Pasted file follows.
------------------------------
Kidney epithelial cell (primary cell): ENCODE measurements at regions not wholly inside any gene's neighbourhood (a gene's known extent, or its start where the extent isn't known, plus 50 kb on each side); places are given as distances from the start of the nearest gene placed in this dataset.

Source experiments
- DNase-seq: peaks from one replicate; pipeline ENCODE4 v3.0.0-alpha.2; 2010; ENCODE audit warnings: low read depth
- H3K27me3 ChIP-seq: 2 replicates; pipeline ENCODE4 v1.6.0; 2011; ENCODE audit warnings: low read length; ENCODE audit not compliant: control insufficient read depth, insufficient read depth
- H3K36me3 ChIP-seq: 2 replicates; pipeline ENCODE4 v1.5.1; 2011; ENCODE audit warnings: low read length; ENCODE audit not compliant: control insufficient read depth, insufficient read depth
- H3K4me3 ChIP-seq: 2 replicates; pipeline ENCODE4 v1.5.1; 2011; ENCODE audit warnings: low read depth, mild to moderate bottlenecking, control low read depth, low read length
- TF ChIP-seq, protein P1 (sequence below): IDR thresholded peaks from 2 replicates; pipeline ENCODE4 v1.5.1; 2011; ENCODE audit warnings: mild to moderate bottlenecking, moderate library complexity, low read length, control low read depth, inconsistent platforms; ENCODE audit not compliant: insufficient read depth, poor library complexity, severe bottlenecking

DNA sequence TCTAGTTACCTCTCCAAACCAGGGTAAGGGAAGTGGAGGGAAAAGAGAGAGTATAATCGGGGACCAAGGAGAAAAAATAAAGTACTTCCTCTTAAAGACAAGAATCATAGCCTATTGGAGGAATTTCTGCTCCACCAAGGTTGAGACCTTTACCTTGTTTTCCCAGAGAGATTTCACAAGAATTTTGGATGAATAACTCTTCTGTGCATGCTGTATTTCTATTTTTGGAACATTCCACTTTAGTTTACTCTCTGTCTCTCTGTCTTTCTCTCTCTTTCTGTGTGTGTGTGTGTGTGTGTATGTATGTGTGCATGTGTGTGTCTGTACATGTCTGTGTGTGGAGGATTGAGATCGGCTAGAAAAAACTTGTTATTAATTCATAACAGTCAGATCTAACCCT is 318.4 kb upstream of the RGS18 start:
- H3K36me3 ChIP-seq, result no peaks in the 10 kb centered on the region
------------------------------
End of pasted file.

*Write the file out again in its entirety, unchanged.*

Kidney epithelial cell (primary cell): ENCODE measurements at regions not wholly inside any gene's neighbourhood (a gene's known extent, or its start where the extent isn't known, plus 50 kb on each side); places are given as distances from the start of the nearest gene placed in this dataset.

Source experiments
- DNase-seq: peaks from one replicate; pipeline ENCODE4 v3.0.0-alpha.2; 2010; ENCODE audit warnings: low read depth
- H3K27me3 ChIP-seq: 2 replicates; pipeline ENCODE4 v1.6.0; 2011; ENCODE audit warnings: low read length; ENCODE audit not compliant: control insufficient read depth, insufficient read depth
- H3K36me3 ChIP-seq: 2 replicates; pipeline ENCODE4 v1.5.1; 2011; ENCODE audit warnings: low read length; ENCODE audit not compliant: control insufficient read depth, insufficient read depth
- H3K4me3 ChIP-seq: 2 replicates; pipeline ENCODE4 v1.5.1; 2011; ENCODE audit warnings: low read depth, mild to moderate bottlenecking, control low read depth, low read length
- TF ChIP-seq, protein P1 (sequence below): IDR thresholded peaks from 2 replicates; pipeline ENCODE4 v1.5.1; 2011; ENCODE audit warnings: mild to moderate bottlenecking, moderate library complexity, low read length, control low read depth, inconsistent platforms; ENCODE audit not compliant: insufficient read depth, poor library complexity, severe bottlenecking

DNA sequence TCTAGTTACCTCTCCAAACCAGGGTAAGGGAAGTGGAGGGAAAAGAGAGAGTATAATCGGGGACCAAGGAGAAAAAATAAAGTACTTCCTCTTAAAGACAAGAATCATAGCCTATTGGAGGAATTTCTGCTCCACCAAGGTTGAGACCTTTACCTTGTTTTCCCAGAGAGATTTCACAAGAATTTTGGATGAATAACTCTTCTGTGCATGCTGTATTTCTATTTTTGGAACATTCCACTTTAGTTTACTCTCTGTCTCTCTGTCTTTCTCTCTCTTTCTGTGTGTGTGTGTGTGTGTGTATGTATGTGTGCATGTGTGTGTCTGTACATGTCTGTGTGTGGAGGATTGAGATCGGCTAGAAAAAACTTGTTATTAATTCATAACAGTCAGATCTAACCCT is 318.4 kb upstream of the RGS18 start:
- H3K36me3 ChIP-seq, result no peaks in the 10 kb centered on the region